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Opinion: Entrepreneurs need legislative champions

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After a 2011 marred by partisan finger-pointing and results produced only at gunpoint, expectations are abysmally low for the upcoming legislative sessions in Jefferson City and Washington, D.C.

The challenges are formidable. The national debt is too high and must be curtailed. Entitlements must be managed more effectively without severing lifelines for seniors and the unemployed. Taxes must strike a balance between raising adequate revenues to maintain a civilized society and moderate enough to incentivize free markets.

At the same time, small businesses have fought the good fight during the past three years, and the entrepreneurs who remain are grateful for surviving the Great Recession. But they are weary and leery about what lies ahead in the “new normal.”

Business owners need champions, not candidates. They benefit more from the work of statesmen than stalwarts. Creativity is more important than attack ads in crafting workable compromises for the greater good.

With that in mind, here are a few areas where elected state officials could help center city businesses.

Economic development incentives
Tour any of the city’s three historic business districts and the benefits of the federal and state historic tax credits are plentiful. They have stimulated employment and leveraged millions of dollars in private investment. Their effectiveness should not be reduced by subjecting them to the annual state appropriations process.

Missouri must remain competitive when negotiating for jobs and investment. Legislators should pass a bill that would allow key incentives to be front-loaded in major economic development projects.

Citing the Springfield Area Chamber of Commerce’s 2012 State Legislative Agenda, “Continued investment in all levels of public education will ensure that a properly trained work force will be available to meet the needs of Missouri employers. Additionally, as poverty levels continue to rise throughout the state, it is critical to invest in education to make education affordable and accessible to all to break the cycle of poverty for many Missouri families.”

Gov. Nixon’s proposed budget for elementary and secondary education increases the foundation formula by $5 million but is almost $300 million under the statutorily required funding level. (Editor’s Note: On Feb. 7, the governor submitted an amendment to restore $40 million in funding for public colleges and universities. The funding is from money Missouri is set to receive from a settlement between states’ attorneys general and the nation’s five largest mortgage banks over flawed and fraudulent foreclosure practices that led to the housing crisis.) Community colleges would be cut by $18 million and four-year institutions by $99 million. We are sacrificing the productivity of Missouri’s future work force by cannibalizing our educational systems. And don’t even get Hal Higdon at Ozarks Technical Community College or Clif Smart at Missouri State University started on the funding gaps of students in southwest Missouri.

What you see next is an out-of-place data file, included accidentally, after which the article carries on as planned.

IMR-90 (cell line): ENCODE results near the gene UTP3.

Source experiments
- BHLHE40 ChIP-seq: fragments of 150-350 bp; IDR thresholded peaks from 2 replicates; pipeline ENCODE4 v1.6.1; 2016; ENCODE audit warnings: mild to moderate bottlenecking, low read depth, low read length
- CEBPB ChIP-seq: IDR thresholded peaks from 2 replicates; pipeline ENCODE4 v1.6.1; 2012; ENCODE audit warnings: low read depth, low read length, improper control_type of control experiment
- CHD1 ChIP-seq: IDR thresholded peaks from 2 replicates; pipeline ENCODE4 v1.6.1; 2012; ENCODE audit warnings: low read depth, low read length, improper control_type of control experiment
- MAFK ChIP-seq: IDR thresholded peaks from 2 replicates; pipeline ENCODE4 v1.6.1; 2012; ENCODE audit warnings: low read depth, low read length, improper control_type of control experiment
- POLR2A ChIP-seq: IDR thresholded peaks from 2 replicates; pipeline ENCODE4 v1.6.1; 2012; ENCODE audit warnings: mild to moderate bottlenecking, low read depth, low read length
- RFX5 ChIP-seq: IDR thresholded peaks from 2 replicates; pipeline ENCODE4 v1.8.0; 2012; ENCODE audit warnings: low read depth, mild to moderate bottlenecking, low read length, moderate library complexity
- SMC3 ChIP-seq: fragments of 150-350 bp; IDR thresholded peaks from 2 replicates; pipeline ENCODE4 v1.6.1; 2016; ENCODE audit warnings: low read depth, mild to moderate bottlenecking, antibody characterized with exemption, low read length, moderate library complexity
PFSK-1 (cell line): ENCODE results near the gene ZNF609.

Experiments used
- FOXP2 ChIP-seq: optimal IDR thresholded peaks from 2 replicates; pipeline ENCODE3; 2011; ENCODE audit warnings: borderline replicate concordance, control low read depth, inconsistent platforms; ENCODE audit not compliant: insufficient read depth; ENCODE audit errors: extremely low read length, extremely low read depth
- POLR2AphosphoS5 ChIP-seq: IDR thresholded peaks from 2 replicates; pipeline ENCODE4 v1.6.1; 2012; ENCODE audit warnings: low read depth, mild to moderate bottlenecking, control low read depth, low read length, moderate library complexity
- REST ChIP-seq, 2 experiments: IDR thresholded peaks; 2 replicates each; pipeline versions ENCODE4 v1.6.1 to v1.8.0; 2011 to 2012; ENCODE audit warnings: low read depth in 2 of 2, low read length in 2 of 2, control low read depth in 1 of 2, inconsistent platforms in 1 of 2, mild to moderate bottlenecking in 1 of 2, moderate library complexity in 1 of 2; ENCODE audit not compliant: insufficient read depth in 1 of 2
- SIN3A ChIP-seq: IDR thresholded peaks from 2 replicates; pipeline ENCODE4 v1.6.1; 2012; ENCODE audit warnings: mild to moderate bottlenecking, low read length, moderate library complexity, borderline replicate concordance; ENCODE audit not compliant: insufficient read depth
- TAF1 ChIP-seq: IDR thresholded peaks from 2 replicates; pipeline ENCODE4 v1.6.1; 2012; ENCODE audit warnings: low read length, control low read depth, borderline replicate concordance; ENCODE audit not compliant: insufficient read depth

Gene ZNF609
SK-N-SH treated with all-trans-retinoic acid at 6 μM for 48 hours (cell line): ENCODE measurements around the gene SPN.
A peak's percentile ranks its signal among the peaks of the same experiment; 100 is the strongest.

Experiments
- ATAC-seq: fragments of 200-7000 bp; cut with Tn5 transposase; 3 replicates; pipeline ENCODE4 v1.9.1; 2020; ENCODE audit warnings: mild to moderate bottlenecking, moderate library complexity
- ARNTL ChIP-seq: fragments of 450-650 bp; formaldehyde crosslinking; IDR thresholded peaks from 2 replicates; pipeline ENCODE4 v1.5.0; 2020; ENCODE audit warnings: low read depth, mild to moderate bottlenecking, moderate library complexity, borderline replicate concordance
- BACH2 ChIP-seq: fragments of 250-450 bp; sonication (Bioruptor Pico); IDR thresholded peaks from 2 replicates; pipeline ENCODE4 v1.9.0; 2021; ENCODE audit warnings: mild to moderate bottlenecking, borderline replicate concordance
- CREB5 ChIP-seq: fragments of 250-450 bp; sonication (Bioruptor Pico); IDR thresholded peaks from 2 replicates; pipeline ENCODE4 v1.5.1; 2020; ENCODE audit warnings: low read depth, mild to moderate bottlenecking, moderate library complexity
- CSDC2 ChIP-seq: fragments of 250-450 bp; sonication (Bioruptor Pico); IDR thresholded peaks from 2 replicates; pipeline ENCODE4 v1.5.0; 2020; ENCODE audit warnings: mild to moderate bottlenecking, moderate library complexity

How to fund the shortfall?
So if economic development incentives are retooled and education funding is merely maintained (rather than slashed), how should the $500 million to $800 million budget shortfall be filled? Administrators should dutifully look for efficiencies in processes and new technologies. But after three years of serious cuts, they are already close to the bone.

Some courageous leaders will need to break from the pack and consider revenue enhancements. One possibility is to eliminate the tax-free status for Internet sales. The Missouri Budget Project estimates this would generate $210 million, based on a University of Tennessee estimate. Just as important, it would allow our Missouri storefront businesses to compete on a more even playing field.

A second option is to increase the state tobacco tax from the lowest rate in the nation at 17 cents per pack. The national average tax is $1.43 per pack, and the states bordering Missouri average $1.07 per pack. If the tax increased to the border average, it would generate almost $500 million a year. It’s been a rough year for smokers in Springfield, but our educational systems should not suffer each year at the expense of cheaper Marlboros.

May 2012 be the year when elected officials stop bickering and work together to invest in jobs for their constituents and education for their grandchildren. I’ll vote for that every time.

Rusty Worley, executive director of Urban Districts Alliance, can be reached at[[In-content Ad]]


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